SMART-1 maps its own impact site

Aug 31, 2006
SMART-1 maps its own impact site
Credits: ESA/Space-X (Space Exploration Institute)

This mosaic of images, obtained by the Advanced Moon Imaging Experiment (AMIE) on board ESA's SMART-1 spacecraft, shows the SMART-1 landing site on the Moon.

AMIE obtained this sequence on 19 August 2006 from the relatively high distance of 1200 kilometres from the surface (far from the SMART-1 perilune, or point of closer approach), with a ground resolution of about 120 metres per pixel. The imaged area, located at mid-southern latitudes on the lunar near-side, belongs to the so-called 'Lake of Excellence'.

To take these images, SMART-1 had to be tilted by 20 degrees in order to obtain a large ground coverage and an image mosaic of several views, each covering an area about 60 kilometres per side.

SMART-1 will be flying from North to South, and it will impact the surface 46 seconds, or about 90 kilometres, before reaching its nominal perilune (situated South of the impact location). This is due to the last orbit and the topography of the impact area. According to calculations based on the available maps and topography, impact would take place at a descending angle of one degree on a relatively flat surface.

SMART-1's impact is currently expected on 3 September 2006 at 07:41 CEST (05:41:51 UT), in the point located at 46.2є West longitude and 33.3є South latitude.

At 02:37 CEST (00:37 UT), one orbit earlier, the spacecraft should be just flying at its perilune. By that time, it will be over crater Clausius (25 kilometres diameter and 2.5 kilometres depth), at about 800 metres above the Lake of Excellence volcanic plain. As observed from these SMART-1 images, the rim of crater Clausius (bottom right of the image) is quite low and eroded, and should possibly be below SMART-1 last perilune.

"If SMART-1 passes safely the rim of crater Clausius, the probe will go for its last lunar orbital tour until its foretold death," said Bernard Foing, ESA SMART-1 Project Scientist.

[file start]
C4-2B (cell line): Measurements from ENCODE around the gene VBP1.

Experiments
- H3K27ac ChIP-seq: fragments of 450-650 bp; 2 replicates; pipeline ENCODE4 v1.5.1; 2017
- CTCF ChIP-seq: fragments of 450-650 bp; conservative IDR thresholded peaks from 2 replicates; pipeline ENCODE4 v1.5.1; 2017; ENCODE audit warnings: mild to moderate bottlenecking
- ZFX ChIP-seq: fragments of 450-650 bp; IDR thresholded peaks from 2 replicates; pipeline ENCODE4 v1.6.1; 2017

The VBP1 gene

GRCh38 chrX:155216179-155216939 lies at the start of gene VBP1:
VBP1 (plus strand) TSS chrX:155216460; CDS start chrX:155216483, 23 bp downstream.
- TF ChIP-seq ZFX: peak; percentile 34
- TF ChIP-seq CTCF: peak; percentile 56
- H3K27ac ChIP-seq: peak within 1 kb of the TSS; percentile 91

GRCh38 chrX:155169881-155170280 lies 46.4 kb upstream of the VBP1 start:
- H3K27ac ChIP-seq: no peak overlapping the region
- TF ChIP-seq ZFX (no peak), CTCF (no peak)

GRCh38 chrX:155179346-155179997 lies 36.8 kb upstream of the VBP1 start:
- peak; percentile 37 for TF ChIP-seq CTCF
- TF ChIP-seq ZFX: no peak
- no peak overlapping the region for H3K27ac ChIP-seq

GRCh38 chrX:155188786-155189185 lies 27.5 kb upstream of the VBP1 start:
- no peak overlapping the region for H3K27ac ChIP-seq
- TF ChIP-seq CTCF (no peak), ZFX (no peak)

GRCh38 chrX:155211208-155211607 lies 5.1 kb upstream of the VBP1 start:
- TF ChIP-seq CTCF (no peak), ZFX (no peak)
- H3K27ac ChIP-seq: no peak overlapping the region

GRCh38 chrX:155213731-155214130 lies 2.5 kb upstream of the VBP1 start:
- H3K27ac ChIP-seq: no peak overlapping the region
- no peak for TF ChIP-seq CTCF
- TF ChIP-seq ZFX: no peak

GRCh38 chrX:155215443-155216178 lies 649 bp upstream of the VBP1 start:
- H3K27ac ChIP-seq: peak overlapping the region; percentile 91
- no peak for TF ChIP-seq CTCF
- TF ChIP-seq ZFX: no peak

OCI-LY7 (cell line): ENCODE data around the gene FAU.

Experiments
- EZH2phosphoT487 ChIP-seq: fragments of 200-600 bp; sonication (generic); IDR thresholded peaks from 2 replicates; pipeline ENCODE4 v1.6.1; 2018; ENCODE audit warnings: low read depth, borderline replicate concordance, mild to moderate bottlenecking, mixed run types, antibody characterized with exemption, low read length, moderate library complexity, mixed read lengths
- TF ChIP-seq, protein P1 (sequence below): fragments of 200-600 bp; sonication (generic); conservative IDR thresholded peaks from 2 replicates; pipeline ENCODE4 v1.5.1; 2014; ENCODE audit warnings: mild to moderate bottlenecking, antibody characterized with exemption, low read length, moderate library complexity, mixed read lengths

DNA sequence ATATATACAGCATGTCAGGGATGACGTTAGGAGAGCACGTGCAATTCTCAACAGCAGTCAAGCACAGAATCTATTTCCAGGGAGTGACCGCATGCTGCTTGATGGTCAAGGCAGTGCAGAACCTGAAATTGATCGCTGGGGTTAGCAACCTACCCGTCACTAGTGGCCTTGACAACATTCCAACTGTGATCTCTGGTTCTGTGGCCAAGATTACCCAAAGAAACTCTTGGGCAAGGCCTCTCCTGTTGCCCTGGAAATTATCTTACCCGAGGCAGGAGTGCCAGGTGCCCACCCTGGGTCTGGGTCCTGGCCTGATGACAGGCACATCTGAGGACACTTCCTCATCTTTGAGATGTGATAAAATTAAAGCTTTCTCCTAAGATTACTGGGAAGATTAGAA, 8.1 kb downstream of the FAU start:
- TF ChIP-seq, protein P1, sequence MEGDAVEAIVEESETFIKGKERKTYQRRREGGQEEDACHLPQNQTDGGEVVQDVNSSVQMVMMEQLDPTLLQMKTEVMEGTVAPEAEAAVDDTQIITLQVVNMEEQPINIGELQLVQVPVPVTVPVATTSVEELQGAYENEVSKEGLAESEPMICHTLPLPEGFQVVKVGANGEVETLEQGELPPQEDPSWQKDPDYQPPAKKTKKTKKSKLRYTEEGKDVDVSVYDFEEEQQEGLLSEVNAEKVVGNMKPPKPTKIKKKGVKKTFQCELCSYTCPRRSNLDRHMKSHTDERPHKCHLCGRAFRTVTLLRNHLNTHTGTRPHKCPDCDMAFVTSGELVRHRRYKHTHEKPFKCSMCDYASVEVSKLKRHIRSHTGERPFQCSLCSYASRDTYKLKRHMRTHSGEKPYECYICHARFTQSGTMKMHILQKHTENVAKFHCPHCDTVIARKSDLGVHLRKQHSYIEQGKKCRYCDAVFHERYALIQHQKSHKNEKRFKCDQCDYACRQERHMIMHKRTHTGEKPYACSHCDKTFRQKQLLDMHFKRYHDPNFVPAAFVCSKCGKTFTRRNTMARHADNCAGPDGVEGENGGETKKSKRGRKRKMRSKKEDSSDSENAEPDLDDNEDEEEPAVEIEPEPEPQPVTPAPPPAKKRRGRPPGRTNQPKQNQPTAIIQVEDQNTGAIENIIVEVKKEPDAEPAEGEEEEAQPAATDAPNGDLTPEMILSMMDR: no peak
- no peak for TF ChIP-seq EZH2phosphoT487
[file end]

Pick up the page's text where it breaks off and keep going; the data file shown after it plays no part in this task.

Source: ESA

Explore further: 'Habitable' planet GJ 581d previously dismissed as noise probably does exist

add to favorites email to friend print save as pdf

Related Stories

Spacewalking astronauts finish extensive, trick cable job

13 hours ago

(AP)—Spacewalking astronauts successfully completed a three-day cable job outside the International Space Station on Sunday, routing several-hundred feet of power and data lines for new crew capsules commissioned ...

IOC defends Rio legacy amid green protests

15 hours ago

Ecological protests on Saturday dogged the final day of an International Olympic Committee executive board meeting in Rio as green campaigners slated the choice of a nature reserve to hold the golf event ...

Recommended for you

How far back are we looking in time?

7 hours ago

The Universe is a magic time window, allowing us to peer into the past. The further out we look, the further back in time we see. Despite our brains telling us things we see happen at the instant we view ...

'Planck' puts Einstein to the test

Mar 05, 2015

Researchers, including physicists from Heidelberg University, have gained new insights into dark energy and the theory of gravitation by analysing data from the "Planck" satellite mission of the European ...

Distant supernova split four ways by gravitational lens

Mar 05, 2015

Over the past several decades, astronomers have come to realize that the sky is filled with magnifying glasses that allow the study of very distant and faint objects barely visible with even the largest telescopes.

User comments : 0

Please sign in to add a comment. Registration is free, and takes less than a minute. Read more

Click here to reset your password.
Sign in to get notified via email when new comments are made.